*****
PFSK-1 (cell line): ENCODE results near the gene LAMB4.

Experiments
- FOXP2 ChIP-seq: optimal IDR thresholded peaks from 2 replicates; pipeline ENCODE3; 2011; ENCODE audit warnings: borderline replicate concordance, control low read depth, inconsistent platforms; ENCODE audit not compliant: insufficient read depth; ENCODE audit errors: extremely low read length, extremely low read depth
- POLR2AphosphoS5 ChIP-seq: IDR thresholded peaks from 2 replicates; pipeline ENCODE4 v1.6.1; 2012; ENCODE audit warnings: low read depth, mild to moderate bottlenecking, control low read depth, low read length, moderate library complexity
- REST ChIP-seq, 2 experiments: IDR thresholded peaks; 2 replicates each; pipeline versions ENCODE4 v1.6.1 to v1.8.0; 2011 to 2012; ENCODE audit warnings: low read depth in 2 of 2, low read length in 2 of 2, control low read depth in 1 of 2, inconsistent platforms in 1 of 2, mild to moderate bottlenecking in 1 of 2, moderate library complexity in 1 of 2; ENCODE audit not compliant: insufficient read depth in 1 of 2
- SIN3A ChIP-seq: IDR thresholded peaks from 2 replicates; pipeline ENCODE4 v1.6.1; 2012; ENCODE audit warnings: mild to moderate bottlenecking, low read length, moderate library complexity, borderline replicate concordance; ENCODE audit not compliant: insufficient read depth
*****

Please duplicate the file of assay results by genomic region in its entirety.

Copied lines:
PFSK-1 (cell line): ENCODE results near the gene LAMB4.

Experiments
- FOXP2 ChIP-seq: optimal IDR thresholded peaks from 2 replicates; pipeline ENCODE3; 2011; ENCODE audit warnings: borderline replicate concordance, control low read depth, inconsistent platforms; ENCODE audit not compliant: insufficient read depth; ENCODE audit errors: extremely low read length, extremely low read depth
- POLR2AphosphoS5 ChIP-seq: IDR thresholded peaks from 2 replicates; pipeline ENCODE4 v1.6.1; 2012; ENCODE audit warnings: low read depth, mild to moderate bottlenecking, control low read depth, low read length, moderate library complexity
- REST ChIP-seq, 2 experiments: IDR thresholded peaks; 2 replicates each; pipeline versions ENCODE4 v1.6.1 to v1.8.0; 2011 to 2012; ENCODE audit warnings: low read depth in 2 of 2, low read length in 2 of 2, control low read depth in 1 of 2, inconsistent platforms in 1 of 2, mild to moderate bottlenecking in 1 of 2, moderate library complexity in 1 of 2; ENCODE audit not compliant: insufficient read depth in 1 of 2
- SIN3A ChIP-seq: IDR thresholded peaks from 2 replicates; pipeline ENCODE4 v1.6.1; 2012; ENCODE audit warnings: mild to moderate bottlenecking, low read length, moderate library complexity, borderline replicate concordance; ENCODE audit not compliant: insufficient read depth